The clerk led the way through the door she kept locked, closing it behind her. She saw a wheel chair, pointed at it. The young man shook his head, meaning to go on!

She led him through the open doorway of the emergency room. He followed her. The clerk led him to Bed 3… where she had watched… life and death play out more times than she could count. This ‘was’ the bed for heart patients, and patients who were deathly ill, patients who were in a bad way.

Her eyes had paid close attention to the woman… she had the feeling ‘something was going to happen’. She felt the woman was very sick. She knew that it was okay to take the patient directly into the emergency room.

As she passed the nurse, and doctor sitting at the white countertop on stools that rolled them around… she leaned in to tell them the woman was experiencing severe chest pain… she had a history of congestive heart failure.

She hurried on, knowing they would go into action. This doctor, and nurse were very good… she held the highest respect for both. They were a ‘good combination’… anyone would want to be in their hands… if they were fighting for their life. Anyone with chest pain would be seen right away!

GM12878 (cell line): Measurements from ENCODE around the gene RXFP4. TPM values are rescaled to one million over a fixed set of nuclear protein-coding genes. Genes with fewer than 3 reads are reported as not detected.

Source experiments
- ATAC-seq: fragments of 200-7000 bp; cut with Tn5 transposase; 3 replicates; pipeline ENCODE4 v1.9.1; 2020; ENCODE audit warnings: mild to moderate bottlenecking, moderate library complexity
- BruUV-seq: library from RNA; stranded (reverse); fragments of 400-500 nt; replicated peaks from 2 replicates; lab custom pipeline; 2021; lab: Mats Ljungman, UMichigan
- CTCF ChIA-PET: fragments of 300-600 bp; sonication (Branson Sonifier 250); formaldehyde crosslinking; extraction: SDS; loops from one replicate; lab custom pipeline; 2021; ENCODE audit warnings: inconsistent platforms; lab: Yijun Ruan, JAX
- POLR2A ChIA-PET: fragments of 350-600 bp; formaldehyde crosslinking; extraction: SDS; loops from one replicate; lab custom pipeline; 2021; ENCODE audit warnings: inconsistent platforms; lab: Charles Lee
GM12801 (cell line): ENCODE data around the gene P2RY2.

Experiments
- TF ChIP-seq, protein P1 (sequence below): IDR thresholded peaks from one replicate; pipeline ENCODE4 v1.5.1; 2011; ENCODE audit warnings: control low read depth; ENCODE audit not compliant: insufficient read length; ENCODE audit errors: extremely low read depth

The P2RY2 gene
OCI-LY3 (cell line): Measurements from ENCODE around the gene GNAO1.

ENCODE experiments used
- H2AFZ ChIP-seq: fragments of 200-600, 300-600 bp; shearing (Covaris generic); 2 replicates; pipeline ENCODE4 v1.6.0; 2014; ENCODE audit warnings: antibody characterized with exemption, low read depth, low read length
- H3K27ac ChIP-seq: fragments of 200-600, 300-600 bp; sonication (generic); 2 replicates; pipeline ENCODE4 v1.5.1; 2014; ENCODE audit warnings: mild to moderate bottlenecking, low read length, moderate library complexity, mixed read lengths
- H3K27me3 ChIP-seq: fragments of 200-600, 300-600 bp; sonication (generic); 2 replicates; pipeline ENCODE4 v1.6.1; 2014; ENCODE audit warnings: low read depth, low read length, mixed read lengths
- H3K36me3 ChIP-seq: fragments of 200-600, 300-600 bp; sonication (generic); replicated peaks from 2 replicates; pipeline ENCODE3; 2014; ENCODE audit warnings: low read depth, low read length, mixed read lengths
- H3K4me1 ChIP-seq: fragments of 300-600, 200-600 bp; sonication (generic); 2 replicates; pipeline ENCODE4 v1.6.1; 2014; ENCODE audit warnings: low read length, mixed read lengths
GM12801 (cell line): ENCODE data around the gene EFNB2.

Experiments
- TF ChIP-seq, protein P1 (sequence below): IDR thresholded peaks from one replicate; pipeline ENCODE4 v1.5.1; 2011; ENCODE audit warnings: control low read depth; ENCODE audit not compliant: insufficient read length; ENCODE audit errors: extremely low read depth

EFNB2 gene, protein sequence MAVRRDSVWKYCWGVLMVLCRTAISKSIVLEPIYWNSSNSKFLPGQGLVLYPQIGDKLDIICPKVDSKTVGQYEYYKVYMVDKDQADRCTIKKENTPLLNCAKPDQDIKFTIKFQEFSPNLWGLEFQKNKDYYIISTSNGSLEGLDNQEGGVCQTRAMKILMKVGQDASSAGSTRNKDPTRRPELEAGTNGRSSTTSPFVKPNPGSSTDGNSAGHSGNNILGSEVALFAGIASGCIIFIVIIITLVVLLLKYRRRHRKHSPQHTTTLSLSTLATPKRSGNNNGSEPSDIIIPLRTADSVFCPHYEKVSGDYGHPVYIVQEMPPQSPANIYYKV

Sometimes, the ‘combination of doctor, nurse’ … wasn’t a good one. This time… they were … the best. She felt proud to be working with these two, today. They were her friends, also.

She pulled the curtain back, pointed at the bed. The young man put his mother on the bed. His mother laid back against the pillow. The clerk looked at her, didn’t feel good about her. The elderly woman smiled weakly at her. The clerk ran out to tell the doctor, nurse to come on… briefly wondering ‘why’ they weren’t already there. Still… she ‘knew’ they’d come…

She saw the nurse, doctor still sitting there, engrossed in one another! She walked quickly to them… apologized for interrupting. “That woman is having a heart attack”! How she knew the woman was having a heart attack… she didn’t know. She just ‘knew something was getting ready to happen’!

She kept going until she got to her desk, computer. She put the woman’s name into the computer… found her… printed out all the info. All the son had to do was to sign permission to treat her. She ran back to the emergency room.

As she entered the door, she heard a commotion… it was at Bed 3. Get the crash cart, call Code Blue! The nurse picked up the phone, pressed a couple of buttons on the phone. She began speaking into the phone… that became an instant intercom. “Code Blue, Emergency Room! Code Blue, Emergency Room!”